Summertime central U.S. warm bias examined in the short-term hindcasts

Monday, 15 December 2014
Hsi-Yen Ma1, Stephen A Klein1, Shaocheng Xie1, Min-Hui Lo2, Yuying Zhang1 and Yunyan Zhang1, (1)Lawrence Livermore National Laboratory, Livermore, CA, United States, (2)NTU National Taiwan University, Taipei, Taiwan
In this study, we evaluate the central U.S. summertime surface warm temperature bias seen in many climate models. The main focus is to identify the role of cloud, radiation, and precipitation processes in contributing to the temperature biases. We use short-term hindcast approach and look at the growth of the error as a function of hindcast lead time. Our results of Community Earth System Model compared to data from U.S. Department of Energy Atmospheric Radiation Measurement (ARM) Southern Great Plain (SGP) site and other available observations indicate that the lack of soil moisture due to insufficient precipitation in the model is likely the primary source contribution to surface energy and temperature biases. Other processes that may lead to the warm biases are also explored. (http://portal.nersc.gov/project/capt/CAUSES/)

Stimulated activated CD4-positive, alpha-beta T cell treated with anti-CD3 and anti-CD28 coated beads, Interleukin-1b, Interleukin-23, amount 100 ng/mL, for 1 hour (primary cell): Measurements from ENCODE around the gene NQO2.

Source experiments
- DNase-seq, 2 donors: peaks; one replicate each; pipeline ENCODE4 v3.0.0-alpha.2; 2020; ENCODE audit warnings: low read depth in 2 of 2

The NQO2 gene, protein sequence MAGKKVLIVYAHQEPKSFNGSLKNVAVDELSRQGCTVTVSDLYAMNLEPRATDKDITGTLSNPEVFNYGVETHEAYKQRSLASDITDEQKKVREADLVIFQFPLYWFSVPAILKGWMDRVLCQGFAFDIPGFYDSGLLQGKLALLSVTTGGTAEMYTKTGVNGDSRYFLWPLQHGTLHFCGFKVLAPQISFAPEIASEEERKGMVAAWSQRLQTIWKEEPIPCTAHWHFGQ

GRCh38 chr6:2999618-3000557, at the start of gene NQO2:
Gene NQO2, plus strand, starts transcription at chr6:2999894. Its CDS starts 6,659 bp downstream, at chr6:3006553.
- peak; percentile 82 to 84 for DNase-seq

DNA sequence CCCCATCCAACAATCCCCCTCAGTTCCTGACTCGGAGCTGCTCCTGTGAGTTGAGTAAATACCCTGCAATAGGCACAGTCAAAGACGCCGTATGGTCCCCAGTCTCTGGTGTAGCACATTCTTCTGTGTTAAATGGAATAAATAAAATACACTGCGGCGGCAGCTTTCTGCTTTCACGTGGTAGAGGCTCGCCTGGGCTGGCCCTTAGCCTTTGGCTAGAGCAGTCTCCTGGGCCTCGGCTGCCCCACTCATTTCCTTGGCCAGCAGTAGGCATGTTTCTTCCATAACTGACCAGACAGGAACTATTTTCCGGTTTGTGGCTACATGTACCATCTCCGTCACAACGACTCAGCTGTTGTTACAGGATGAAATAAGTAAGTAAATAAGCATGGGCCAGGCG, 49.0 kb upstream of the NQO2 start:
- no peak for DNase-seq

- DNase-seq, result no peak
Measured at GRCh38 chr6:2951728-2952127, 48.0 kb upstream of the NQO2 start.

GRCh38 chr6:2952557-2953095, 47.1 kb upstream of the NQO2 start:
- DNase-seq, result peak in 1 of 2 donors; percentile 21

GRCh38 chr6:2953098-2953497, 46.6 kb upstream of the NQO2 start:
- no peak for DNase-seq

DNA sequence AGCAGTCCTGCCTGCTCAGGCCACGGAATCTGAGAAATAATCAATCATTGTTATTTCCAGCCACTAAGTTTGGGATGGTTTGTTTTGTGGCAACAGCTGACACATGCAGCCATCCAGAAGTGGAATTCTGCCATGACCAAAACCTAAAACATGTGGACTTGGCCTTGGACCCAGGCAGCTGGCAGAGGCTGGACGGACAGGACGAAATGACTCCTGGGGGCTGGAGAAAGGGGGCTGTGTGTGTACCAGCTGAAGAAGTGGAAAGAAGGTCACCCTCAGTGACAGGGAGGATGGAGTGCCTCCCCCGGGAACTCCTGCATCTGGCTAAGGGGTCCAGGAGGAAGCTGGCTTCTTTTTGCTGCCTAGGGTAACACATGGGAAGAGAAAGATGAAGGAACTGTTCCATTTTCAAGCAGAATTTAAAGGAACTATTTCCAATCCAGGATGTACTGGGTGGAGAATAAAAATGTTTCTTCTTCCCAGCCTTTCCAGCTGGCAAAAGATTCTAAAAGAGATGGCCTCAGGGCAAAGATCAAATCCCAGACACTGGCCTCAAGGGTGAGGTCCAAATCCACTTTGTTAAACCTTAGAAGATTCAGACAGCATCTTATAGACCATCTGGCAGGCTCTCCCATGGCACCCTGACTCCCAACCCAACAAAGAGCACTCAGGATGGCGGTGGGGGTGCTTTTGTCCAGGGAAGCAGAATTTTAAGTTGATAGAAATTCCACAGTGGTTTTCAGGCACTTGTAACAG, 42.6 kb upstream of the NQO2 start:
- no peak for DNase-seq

(This study is funded by the RGCM and ASR programs of the U.S. Department of Energy as part of the Cloud-Associated Parameterizations Testbed. This work is performed under the auspices of the U.S. Department of Energy by Lawrence Livermore National Laboratory under Contract DE-AC52-07NA27344. LLNL-ABS-658004)